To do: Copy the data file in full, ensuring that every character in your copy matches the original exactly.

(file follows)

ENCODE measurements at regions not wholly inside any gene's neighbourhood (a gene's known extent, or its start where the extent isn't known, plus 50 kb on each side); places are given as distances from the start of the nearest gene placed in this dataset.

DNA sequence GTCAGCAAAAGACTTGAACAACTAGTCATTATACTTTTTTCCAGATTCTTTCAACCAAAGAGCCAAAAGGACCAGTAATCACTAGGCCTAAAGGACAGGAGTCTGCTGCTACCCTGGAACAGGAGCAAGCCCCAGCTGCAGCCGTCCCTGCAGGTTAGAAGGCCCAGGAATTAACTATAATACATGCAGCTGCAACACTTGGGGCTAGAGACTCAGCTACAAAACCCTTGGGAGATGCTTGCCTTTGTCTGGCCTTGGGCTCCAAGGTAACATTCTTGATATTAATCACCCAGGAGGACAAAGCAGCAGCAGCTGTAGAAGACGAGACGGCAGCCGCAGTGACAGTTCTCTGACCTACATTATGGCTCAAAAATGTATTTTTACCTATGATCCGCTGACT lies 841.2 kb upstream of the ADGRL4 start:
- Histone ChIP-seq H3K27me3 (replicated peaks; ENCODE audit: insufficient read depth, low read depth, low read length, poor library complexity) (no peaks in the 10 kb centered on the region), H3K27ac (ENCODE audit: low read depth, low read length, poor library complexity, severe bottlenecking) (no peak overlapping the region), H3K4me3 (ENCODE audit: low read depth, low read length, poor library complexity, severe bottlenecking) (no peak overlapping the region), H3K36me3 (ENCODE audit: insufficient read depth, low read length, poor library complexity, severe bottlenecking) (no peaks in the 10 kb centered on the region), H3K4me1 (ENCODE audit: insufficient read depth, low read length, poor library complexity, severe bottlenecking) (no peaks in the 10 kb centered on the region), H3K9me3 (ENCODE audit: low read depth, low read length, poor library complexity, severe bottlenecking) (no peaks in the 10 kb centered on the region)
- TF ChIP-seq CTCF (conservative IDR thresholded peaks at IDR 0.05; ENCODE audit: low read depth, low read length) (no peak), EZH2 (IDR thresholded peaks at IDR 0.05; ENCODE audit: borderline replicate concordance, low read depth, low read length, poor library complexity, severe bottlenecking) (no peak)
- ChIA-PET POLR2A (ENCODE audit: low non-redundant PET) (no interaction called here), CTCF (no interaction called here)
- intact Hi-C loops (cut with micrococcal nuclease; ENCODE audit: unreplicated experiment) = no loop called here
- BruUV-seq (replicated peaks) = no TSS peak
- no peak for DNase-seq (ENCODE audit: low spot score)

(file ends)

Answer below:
ENCODE measurements at regions not wholly inside any gene's neighbourhood (a gene's known extent, or its start where the extent isn't known, plus 50 kb on each side); places are given as distances from the start of the nearest gene placed in this dataset.

DNA sequence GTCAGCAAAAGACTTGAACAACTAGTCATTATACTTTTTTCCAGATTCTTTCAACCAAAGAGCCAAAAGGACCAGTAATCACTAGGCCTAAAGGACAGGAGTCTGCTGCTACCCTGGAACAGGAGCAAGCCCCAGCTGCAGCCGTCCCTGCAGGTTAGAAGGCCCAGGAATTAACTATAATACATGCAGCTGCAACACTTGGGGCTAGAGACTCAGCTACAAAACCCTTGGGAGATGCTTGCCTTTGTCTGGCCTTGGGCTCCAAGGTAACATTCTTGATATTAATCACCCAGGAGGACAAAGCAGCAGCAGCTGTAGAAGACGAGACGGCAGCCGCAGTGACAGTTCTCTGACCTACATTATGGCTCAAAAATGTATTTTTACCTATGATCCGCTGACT lies 841.2 kb upstream of the ADGRL4 start:
- Histone ChIP-seq H3K27me3 (replicated peaks; ENCODE audit: insufficient read depth, low read depth, low read length, poor library complexity) (no peaks in the 10 kb centered on the region), H3K27ac (ENCODE audit: low read depth, low read length, poor library complexity, severe bottlenecking) (no peak overlapping the region), H3K4me3 (ENCODE audit: low read depth, low read length, poor library complexity, severe bottlenecking) (no peak overlapping the region), H3K36me3 (ENCODE audit: insufficient read depth, low read length, poor library complexity, severe bottlenecking) (no peaks in the 10 kb centered on the region), H3K4me1 (ENCODE audit: insufficient read depth, low read length, poor library complexity, severe bottlenecking) (no peaks in the 10 kb centered on the region), H3K9me3 (ENCODE audit: low read depth, low read length, poor library complexity, severe bottlenecking) (no peaks in the 10 kb centered on the region)
- TF ChIP-seq CTCF (conservative IDR thresholded peaks at IDR 0.05; ENCODE audit: low read depth, low read length) (no peak), EZH2 (IDR thresholded peaks at IDR 0.05; ENCODE audit: borderline replicate concordance, low read depth, low read length, poor library complexity, severe bottlenecking) (no peak)
- ChIA-PET POLR2A (ENCODE audit: low non-redundant PET) (no interaction called here), CTCF (no interaction called here)
- intact Hi-C loops (cut with micrococcal nuclease; ENCODE audit: unreplicated experiment) = no loop called here
- BruUV-seq (replicated peaks) = no TSS peak
- no peak for DNase-seq (ENCODE audit: low spot score)